Jost missed a significant amount of time because of a lower-body injury, but he’s back in the lineup right now. The 19-year-old has no points in five games since returning and he’s up to just one goal and one assist in 11 contests this season. Colorado is four points out of a playoff spot, which isn’t significant, but they’re probably a year or two away from being a serious contender anyway. Jost won a silver medal with Team Canada last year. He had a goal and four points in 7 seven games during the tournament. Don’t be surprised if he represents his country again.

Victor Mete-D-Montreal Canadiens

Mete had a terrific training camp with the Canadiens, but he’s come down to earth a little bit. The 19-year-old has been made a healthy scratch a couple of times this season and with Jakub Jerabek and David Schlemko now on the roster, Montreal could opt to send their young blue liner to the tournament. Mete was part of Team Canada’s Summer Showcase roster last summer.

Nolan Patrick-F-Philadelphia Flyers

The second overall pick in the 2017 NHL Entry Draft has had a tough introduction to pro hockey. Not only has he missed nine games because of an upper-body injury, he also hasn’t really played much when he has been in the Flyers lineup. Patrick has two goals and four assists, while averaging just over 12 minutes of ice time in 19 games. The 19-year-old missed last year’s tournament because of an injury. Playing heavy minutes with players his own age could prove to be a valuable experience for the rookie.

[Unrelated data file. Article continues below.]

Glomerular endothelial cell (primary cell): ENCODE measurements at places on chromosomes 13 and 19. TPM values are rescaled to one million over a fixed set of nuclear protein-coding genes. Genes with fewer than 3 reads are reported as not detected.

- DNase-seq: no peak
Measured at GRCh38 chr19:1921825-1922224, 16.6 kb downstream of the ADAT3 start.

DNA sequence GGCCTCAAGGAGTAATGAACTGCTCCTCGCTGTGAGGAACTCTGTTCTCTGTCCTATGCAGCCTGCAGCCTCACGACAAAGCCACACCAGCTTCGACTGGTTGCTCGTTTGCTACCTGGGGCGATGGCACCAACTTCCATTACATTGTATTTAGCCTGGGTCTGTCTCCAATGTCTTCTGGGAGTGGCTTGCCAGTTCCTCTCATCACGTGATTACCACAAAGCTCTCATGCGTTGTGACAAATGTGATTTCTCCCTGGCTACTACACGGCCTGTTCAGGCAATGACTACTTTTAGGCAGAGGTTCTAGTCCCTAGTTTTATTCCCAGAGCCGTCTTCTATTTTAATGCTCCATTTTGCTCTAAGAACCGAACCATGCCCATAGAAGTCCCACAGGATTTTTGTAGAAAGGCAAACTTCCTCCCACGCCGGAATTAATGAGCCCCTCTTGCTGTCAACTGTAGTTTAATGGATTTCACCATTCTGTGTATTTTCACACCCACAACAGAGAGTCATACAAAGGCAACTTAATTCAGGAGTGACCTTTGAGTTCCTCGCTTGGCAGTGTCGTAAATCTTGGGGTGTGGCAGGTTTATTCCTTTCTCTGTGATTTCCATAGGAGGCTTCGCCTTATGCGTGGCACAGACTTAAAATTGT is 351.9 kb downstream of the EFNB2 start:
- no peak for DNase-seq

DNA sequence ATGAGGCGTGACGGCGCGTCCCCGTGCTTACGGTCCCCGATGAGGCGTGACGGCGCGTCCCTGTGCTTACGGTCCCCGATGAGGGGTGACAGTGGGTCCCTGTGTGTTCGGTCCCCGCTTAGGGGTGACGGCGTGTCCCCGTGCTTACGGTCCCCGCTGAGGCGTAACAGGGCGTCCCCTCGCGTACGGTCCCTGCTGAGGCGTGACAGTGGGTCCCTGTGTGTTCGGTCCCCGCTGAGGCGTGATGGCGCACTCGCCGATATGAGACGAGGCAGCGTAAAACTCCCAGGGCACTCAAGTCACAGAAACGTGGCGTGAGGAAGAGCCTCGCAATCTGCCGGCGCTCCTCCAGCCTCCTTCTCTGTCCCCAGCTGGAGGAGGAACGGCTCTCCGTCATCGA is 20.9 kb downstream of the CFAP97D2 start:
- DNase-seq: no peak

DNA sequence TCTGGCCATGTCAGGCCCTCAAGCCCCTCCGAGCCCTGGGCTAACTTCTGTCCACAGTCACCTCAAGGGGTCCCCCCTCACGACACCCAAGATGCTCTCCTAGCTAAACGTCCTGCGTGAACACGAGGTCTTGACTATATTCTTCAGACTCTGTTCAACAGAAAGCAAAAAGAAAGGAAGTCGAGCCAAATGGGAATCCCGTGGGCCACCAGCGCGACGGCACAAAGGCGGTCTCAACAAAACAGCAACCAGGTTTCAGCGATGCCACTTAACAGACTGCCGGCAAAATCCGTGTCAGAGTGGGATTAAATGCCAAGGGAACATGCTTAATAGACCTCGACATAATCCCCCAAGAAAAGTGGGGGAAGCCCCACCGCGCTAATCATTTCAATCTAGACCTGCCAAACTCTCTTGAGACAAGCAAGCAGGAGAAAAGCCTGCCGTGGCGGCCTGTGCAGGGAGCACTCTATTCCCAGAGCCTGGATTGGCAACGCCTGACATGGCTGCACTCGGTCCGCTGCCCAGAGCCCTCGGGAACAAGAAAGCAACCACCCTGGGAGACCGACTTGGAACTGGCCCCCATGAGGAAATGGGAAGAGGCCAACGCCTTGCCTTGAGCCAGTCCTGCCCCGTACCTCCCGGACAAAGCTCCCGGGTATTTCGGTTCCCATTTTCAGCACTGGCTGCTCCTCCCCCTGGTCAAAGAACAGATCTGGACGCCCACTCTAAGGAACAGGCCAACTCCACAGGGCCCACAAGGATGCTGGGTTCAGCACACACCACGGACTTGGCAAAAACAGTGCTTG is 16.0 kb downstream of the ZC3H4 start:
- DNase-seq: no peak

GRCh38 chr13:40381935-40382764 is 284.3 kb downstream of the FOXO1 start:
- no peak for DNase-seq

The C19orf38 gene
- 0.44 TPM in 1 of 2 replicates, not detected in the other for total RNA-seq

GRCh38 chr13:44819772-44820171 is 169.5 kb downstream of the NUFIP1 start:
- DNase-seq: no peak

TEAM FINLAND

Patrik Laine-F-Winnipeg Jets

This is probably the biggest no-brainer on the list. There’s absolutely no chance that Laine is going to Buffalo to represent his country. We’ll just leave it at that.

Jesse Puljujarvi-F-Edmonton Oilers

The Oilers didn’t loan Puljujarvi to Team Finland last year when he playing in the minors, so it’s unlikely that they’d let him take off now that he’s contributing on the NHL roster. He owned the tournament last time he played in it in 2016, as he had an incredible 17 points in seven games.